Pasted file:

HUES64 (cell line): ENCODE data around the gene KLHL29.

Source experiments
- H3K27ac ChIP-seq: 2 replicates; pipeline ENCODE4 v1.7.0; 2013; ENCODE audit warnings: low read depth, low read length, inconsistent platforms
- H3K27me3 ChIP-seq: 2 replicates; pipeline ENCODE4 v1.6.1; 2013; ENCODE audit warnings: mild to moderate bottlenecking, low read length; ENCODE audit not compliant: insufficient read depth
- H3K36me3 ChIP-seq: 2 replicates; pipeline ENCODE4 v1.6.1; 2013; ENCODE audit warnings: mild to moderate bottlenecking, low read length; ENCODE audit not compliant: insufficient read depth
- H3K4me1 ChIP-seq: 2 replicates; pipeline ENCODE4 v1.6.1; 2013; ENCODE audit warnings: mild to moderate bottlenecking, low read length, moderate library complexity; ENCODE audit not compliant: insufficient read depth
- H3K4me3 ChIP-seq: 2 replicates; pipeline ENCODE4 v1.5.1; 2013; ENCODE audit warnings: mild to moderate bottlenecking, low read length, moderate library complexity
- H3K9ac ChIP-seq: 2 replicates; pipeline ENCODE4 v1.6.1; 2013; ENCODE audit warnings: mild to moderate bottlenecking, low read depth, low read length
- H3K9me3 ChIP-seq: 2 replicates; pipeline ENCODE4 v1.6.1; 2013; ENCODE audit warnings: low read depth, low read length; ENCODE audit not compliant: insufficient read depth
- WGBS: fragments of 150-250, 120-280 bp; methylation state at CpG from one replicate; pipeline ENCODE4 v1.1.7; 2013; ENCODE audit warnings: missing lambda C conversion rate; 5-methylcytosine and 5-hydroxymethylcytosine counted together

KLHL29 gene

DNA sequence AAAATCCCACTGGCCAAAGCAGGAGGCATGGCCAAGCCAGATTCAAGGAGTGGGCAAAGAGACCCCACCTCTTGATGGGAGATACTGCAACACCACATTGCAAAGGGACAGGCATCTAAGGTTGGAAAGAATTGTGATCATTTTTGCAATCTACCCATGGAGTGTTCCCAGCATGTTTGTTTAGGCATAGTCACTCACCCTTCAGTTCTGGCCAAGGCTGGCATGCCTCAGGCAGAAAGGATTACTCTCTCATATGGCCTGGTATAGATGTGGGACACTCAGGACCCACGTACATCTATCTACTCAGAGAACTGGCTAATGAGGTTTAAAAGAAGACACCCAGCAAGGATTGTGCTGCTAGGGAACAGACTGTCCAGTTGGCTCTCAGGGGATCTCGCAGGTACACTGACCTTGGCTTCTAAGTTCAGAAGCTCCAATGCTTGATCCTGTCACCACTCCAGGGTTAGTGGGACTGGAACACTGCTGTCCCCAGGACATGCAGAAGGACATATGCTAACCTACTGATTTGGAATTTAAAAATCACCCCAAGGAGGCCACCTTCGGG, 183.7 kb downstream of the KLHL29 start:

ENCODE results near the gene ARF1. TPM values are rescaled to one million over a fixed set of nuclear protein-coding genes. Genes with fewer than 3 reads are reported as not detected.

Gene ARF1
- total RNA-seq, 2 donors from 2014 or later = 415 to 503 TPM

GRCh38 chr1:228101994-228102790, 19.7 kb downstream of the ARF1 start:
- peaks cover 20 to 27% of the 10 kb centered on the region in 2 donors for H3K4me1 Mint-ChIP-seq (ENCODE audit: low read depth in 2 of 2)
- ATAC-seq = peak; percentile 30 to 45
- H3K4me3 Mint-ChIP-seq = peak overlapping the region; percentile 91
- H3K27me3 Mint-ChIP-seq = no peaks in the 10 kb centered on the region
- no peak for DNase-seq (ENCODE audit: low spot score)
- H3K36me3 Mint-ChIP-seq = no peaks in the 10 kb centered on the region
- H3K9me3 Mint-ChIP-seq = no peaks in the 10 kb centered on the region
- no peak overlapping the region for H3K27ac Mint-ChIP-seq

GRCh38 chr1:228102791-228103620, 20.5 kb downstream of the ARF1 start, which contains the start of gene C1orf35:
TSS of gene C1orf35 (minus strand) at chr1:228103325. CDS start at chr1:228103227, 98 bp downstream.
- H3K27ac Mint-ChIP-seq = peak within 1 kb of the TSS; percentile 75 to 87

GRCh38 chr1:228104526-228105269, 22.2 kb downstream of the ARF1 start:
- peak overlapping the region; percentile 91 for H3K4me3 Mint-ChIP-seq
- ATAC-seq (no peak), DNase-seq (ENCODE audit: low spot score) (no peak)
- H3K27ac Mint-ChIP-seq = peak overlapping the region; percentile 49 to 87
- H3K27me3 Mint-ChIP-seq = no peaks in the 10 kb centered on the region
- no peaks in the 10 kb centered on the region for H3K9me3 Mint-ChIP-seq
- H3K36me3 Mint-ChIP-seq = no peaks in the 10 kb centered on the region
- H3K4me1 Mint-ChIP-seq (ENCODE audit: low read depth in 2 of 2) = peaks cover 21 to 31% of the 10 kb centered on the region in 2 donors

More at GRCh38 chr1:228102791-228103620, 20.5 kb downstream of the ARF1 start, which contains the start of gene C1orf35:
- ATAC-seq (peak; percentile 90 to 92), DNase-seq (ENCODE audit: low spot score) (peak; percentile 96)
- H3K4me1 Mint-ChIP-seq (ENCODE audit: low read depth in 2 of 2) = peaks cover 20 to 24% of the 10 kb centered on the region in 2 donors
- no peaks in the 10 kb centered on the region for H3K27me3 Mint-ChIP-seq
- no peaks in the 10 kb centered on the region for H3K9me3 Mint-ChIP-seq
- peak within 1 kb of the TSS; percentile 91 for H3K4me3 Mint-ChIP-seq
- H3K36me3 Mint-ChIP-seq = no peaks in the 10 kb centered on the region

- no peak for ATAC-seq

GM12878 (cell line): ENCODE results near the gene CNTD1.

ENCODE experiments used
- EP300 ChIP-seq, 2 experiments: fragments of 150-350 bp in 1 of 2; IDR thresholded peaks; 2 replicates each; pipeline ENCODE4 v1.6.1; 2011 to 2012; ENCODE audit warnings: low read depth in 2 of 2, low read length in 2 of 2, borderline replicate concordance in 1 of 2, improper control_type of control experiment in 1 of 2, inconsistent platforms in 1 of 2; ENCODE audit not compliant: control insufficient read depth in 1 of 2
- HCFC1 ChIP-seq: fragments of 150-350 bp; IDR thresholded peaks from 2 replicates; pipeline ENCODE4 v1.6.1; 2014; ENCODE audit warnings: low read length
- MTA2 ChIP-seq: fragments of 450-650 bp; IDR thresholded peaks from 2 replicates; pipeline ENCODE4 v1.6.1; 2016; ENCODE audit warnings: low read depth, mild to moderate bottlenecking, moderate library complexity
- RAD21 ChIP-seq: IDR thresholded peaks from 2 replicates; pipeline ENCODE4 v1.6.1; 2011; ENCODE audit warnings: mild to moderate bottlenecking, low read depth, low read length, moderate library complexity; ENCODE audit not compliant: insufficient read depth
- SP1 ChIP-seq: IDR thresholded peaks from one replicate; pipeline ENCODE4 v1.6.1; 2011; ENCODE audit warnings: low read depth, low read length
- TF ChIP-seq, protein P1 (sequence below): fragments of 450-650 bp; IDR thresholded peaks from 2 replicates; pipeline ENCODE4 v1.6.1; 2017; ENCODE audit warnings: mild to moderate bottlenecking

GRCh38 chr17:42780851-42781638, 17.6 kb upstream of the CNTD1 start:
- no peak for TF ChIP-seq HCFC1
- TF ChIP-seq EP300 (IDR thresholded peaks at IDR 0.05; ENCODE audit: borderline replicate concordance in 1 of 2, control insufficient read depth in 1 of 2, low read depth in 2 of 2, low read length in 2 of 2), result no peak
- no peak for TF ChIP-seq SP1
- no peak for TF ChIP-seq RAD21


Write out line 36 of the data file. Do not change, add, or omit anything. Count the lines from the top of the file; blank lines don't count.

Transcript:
More at GRCh38 chr1:228102791-228103620, 20.5 kb downstream of the ARF1 start, which contains the start of gene C1orf35: